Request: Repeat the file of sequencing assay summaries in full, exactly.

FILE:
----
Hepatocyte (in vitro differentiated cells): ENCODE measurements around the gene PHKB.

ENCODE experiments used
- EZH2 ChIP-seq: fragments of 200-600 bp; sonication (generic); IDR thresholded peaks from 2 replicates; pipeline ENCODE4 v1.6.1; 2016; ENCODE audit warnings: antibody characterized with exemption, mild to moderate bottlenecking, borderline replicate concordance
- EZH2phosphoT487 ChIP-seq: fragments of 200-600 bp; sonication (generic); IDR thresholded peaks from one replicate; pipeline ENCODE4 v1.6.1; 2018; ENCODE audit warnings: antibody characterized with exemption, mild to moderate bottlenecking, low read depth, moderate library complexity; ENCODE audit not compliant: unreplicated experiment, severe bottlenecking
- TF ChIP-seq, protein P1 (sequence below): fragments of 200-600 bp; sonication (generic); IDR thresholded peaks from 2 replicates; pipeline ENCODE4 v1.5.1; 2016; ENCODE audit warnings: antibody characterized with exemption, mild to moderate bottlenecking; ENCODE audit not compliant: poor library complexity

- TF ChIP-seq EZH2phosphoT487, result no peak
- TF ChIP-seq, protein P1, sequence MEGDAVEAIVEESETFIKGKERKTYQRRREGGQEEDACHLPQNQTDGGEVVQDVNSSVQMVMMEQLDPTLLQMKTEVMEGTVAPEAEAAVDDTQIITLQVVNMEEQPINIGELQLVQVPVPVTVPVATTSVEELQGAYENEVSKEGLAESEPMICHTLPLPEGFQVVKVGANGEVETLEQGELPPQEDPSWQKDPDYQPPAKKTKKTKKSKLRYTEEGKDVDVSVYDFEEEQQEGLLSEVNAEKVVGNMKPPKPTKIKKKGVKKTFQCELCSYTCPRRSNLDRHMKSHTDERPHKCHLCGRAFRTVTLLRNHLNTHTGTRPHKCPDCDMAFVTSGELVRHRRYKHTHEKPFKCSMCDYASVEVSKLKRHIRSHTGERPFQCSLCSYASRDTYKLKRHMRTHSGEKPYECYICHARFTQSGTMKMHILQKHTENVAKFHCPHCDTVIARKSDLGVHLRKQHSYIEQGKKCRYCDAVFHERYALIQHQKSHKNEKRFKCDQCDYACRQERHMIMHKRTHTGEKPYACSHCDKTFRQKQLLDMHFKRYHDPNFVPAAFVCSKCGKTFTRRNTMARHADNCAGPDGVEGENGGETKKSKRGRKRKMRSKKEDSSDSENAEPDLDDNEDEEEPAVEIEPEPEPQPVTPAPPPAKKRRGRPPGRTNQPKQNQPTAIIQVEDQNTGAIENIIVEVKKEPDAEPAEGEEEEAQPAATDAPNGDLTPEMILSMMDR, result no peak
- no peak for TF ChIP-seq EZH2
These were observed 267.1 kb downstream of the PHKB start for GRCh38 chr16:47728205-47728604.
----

Hepatocyte (in vitro differentiated cells): ENCODE measurements around the gene PHKB.

ENCODE experiments used
- EZH2 ChIP-seq: fragments of 200-600 bp; sonication (generic); IDR thresholded peaks from 2 replicates; pipeline ENCODE4 v1.6.1; 2016; ENCODE audit warnings: antibody characterized with exemption, mild to moderate bottlenecking, borderline replicate concordance
- EZH2phosphoT487 ChIP-seq: fragments of 200-600 bp; sonication (generic); IDR thresholded peaks from one replicate; pipeline ENCODE4 v1.6.1; 2018; ENCODE audit warnings: antibody characterized with exemption, mild to moderate bottlenecking, low read depth, moderate library complexity; ENCODE audit not compliant: unreplicated experiment, severe bottlenecking
- TF ChIP-seq, protein P1 (sequence below): fragments of 200-600 bp; sonication (generic); IDR thresholded peaks from 2 replicates; pipeline ENCODE4 v1.5.1; 2016; ENCODE audit warnings: antibody characterized with exemption, mild to moderate bottlenecking; ENCODE audit not compliant: poor library complexity

- TF ChIP-seq EZH2phosphoT487, result no peak
- TF ChIP-seq, protein P1, sequence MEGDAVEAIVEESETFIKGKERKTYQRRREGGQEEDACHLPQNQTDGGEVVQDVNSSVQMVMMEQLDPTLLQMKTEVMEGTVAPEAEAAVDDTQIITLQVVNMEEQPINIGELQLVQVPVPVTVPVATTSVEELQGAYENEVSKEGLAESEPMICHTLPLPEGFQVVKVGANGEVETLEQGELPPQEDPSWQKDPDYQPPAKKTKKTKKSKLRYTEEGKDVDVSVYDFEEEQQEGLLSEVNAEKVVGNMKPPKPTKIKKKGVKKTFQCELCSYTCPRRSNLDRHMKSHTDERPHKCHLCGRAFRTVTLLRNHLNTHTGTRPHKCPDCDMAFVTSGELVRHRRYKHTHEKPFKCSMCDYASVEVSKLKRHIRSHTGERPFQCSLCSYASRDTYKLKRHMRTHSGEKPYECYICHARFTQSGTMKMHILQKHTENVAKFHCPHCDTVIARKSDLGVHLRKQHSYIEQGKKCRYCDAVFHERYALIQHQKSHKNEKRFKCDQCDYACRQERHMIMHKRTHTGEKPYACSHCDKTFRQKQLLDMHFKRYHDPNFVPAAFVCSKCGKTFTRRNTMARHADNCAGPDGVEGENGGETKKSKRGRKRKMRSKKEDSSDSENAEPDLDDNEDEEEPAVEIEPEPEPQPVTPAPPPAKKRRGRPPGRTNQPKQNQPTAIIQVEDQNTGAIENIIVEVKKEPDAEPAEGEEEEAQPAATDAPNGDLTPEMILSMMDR, result no peak
- no peak for TF ChIP-seq EZH2
These were observed 267.1 kb downstream of the PHKB start for GRCh38 chr16:47728205-47728604.